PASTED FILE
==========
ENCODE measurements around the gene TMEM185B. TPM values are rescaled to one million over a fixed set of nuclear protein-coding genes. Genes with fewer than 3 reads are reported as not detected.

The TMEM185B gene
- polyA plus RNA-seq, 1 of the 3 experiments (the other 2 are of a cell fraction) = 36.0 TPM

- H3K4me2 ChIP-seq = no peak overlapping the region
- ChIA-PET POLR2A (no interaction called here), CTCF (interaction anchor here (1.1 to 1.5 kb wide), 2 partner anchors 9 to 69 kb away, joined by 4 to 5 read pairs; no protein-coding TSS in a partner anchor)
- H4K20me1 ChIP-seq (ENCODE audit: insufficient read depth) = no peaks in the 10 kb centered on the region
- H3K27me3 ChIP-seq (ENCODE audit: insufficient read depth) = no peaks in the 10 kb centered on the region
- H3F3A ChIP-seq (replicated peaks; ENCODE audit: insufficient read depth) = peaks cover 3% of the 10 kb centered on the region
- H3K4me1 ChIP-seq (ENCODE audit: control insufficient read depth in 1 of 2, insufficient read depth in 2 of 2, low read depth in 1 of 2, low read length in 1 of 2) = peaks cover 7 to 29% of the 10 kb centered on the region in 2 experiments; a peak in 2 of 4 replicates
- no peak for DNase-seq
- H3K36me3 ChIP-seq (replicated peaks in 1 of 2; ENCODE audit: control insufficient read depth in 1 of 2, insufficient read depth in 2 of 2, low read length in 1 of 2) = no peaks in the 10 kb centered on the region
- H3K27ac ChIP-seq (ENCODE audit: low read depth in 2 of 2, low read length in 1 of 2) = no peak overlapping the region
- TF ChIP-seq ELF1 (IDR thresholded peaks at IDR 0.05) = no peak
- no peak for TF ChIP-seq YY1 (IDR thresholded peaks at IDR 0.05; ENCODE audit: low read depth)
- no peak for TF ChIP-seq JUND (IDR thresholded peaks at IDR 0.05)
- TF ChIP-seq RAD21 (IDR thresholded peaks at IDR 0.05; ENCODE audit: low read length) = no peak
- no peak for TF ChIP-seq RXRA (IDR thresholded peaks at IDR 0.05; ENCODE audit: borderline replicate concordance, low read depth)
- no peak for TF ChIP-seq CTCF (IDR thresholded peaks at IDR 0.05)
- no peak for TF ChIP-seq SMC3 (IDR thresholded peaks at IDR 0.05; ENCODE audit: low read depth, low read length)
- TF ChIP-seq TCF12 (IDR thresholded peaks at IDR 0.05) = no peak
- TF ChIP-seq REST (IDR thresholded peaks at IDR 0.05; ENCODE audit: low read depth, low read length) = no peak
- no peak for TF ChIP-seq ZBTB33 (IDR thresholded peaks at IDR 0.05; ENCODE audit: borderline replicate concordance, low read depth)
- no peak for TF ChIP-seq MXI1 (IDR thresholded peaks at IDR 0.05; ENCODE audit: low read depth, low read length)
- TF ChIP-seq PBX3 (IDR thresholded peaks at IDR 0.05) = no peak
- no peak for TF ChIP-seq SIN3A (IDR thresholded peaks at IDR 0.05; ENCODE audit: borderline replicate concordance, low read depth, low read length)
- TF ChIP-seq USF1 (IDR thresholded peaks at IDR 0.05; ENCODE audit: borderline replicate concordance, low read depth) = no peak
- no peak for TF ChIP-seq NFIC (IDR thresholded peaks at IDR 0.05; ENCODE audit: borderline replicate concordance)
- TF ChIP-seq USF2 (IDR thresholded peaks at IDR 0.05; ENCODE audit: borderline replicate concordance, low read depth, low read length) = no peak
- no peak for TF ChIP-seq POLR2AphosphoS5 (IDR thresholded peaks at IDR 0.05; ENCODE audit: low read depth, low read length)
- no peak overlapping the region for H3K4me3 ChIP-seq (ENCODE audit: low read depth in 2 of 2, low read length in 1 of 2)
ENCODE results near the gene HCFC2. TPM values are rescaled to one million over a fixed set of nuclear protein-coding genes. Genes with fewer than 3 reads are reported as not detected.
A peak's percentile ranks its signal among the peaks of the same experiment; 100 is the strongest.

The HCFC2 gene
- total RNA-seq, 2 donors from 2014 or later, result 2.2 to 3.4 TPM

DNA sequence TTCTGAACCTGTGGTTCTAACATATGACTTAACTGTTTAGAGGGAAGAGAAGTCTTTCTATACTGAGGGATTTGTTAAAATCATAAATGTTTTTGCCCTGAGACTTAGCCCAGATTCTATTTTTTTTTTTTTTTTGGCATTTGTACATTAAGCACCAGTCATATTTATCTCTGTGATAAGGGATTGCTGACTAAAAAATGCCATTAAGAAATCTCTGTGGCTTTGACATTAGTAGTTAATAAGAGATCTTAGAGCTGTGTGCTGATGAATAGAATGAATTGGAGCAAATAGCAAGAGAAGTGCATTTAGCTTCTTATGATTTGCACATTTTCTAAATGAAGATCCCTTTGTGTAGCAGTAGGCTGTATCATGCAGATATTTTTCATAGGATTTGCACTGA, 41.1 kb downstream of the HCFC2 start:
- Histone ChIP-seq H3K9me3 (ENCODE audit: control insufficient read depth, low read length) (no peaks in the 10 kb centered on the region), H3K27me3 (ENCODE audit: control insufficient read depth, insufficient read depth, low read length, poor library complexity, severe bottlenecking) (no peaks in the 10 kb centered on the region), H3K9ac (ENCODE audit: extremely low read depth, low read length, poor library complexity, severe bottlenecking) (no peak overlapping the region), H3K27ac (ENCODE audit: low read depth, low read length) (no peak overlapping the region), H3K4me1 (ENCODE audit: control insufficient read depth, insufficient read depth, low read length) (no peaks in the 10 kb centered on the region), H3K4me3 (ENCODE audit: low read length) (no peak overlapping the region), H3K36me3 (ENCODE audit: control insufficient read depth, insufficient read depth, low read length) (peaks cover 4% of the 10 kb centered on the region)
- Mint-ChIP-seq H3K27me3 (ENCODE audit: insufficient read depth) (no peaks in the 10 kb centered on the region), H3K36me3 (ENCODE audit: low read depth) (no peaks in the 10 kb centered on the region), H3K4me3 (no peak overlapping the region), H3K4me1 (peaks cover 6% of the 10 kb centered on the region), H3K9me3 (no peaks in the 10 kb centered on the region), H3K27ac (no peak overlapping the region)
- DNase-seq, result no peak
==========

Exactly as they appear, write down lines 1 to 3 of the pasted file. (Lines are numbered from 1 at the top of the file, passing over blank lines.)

ENCODE measurements around the gene TMEM185B. TPM values are rescaled to one million over a fixed set of nuclear protein-coding genes. Genes with fewer than 3 reads are reported as not detected.

The TMEM185B gene
- polyA plus RNA-seq, 1 of the 3 experiments (the other 2 are of a cell fraction) = 36.0 TPM